Diminished President, Undiminished Ineptitude: The Biden Presidency in 4 Words

 

“Probe with bayonets. If you encounter steel, withdraw. If you encounter mush, continue.” — Attributed to Vladimir Lenin

Trepidation often occurs when a new US administration takes office. Nefarious totalitarian and authoritarian regimes, such as Iran, North Korea, and of course Communist China and Russia – often prod for weakness. But sometimes, crises take the form of opportunities.

Where Have You Gone, Samuil? A Journey Through Identity and Exile with Vladislav Khodasevich (Borscht Report #9/Group Writing)

 

When it comes to pre-WWII Russian literary critics and poets, Vladislav Khodasevich is not well known, particularly in the West. Compared to someone like, say, Bunin or Tsvetaeva, he’s been largely ignored. But Khodasevich deserves attention, both as a skilled memoirist and poet, and as one of the few who chronicled the whole journey of his generation through the realities of WWI and the White exile, grappling with issues of right, honor, and Russian identity, especially for those who carried non-Russian blood in the vast multiethnic empire.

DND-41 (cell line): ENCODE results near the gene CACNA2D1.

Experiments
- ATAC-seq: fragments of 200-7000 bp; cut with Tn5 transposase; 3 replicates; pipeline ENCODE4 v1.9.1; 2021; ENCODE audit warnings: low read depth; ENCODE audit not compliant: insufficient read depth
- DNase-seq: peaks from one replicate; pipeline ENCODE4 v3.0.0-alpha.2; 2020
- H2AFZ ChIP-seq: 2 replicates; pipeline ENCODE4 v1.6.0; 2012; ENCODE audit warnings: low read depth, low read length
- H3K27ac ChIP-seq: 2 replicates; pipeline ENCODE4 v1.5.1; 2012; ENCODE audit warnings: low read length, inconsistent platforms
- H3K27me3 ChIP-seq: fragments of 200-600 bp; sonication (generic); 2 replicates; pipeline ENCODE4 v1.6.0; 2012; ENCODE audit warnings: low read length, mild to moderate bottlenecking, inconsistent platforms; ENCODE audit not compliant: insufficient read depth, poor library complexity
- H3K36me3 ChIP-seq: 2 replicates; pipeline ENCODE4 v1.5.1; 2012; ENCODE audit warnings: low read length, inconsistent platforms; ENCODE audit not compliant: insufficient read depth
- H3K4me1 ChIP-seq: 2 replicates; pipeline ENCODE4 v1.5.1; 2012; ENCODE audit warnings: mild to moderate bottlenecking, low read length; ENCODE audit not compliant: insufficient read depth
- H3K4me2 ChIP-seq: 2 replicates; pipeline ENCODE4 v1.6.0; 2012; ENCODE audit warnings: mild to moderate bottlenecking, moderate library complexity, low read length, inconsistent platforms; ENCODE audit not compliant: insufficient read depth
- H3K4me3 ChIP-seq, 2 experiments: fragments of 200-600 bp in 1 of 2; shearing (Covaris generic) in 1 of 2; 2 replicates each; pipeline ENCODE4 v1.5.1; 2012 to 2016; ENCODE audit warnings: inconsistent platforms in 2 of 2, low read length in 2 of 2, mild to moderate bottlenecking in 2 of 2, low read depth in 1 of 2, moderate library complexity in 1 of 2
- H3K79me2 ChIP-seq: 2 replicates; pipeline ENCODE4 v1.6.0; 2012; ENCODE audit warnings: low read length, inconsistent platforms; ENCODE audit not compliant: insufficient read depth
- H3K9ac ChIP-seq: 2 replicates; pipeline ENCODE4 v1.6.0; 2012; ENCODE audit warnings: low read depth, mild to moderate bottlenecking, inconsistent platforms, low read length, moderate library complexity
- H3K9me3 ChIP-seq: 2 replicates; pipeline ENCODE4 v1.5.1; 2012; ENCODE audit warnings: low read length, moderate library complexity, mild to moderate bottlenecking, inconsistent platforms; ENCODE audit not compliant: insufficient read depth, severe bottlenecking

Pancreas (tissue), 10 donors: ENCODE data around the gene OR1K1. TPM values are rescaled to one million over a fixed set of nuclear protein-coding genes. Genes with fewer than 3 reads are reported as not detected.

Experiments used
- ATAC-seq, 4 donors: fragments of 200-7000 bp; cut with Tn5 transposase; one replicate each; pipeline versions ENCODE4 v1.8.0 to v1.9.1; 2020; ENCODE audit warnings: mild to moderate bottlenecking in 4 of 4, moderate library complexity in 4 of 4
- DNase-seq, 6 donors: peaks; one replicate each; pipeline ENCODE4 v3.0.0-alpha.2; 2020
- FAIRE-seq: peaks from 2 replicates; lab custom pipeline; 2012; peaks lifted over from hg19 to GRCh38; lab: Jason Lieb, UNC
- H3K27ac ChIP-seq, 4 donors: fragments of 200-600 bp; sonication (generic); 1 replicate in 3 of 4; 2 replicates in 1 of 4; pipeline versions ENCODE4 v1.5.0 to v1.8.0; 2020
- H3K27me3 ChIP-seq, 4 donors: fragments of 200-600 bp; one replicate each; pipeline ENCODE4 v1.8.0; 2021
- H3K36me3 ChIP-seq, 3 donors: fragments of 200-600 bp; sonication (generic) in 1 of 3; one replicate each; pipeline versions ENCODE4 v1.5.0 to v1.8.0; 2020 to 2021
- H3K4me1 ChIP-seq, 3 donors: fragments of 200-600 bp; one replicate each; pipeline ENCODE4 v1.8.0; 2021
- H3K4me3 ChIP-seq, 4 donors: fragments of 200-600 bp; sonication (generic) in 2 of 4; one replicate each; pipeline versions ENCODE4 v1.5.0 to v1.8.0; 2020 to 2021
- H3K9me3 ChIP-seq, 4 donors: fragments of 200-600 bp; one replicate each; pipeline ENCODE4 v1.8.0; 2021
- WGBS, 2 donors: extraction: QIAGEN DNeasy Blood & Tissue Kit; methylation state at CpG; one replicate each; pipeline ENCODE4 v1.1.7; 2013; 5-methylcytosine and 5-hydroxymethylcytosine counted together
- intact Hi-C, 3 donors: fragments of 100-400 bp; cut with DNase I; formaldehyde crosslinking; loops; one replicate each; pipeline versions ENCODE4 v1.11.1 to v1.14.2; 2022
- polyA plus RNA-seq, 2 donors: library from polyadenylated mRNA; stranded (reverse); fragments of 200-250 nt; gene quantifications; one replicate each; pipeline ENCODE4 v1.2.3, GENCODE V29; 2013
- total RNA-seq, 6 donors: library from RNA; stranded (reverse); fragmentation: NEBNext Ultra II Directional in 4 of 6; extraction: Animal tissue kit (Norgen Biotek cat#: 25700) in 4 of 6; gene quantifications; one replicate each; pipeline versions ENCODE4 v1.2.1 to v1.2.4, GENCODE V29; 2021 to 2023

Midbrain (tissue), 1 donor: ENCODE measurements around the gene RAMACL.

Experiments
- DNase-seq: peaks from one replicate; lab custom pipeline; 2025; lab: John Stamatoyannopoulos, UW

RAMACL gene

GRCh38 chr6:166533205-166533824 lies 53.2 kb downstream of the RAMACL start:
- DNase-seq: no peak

Born in Moscow in May of 1886, Khodasevich was the son of a Polish nobleman and a Jewish woman. Unlike the union of Vera and Vladimir Nabokov, though, theirs was not an unusual act of mutual tolerance. Jacob Brafman, Khodasevich’s maternal grandfather, was a famous convert from Judaism to Orthodoxy, who wrote The Book of Kahal, a forerunner to The Protocols of the Elders of Zion. He entered the law faculty of Moscow University in 1904, then switched to history and philology the next year, staying on until 1910. It was during his time at the university that Vladislav met Samuil Kissin, a law student and aspiring poet from Orsha who was a year older than he. Twenty years later, he said Kissin, whom he affectionately nicknamed Muni, was “как бы вторым «я»” (like my second self) and reflected on how “we lived in such a faithful brotherhood, in such close love, which now seems wonderful to me.”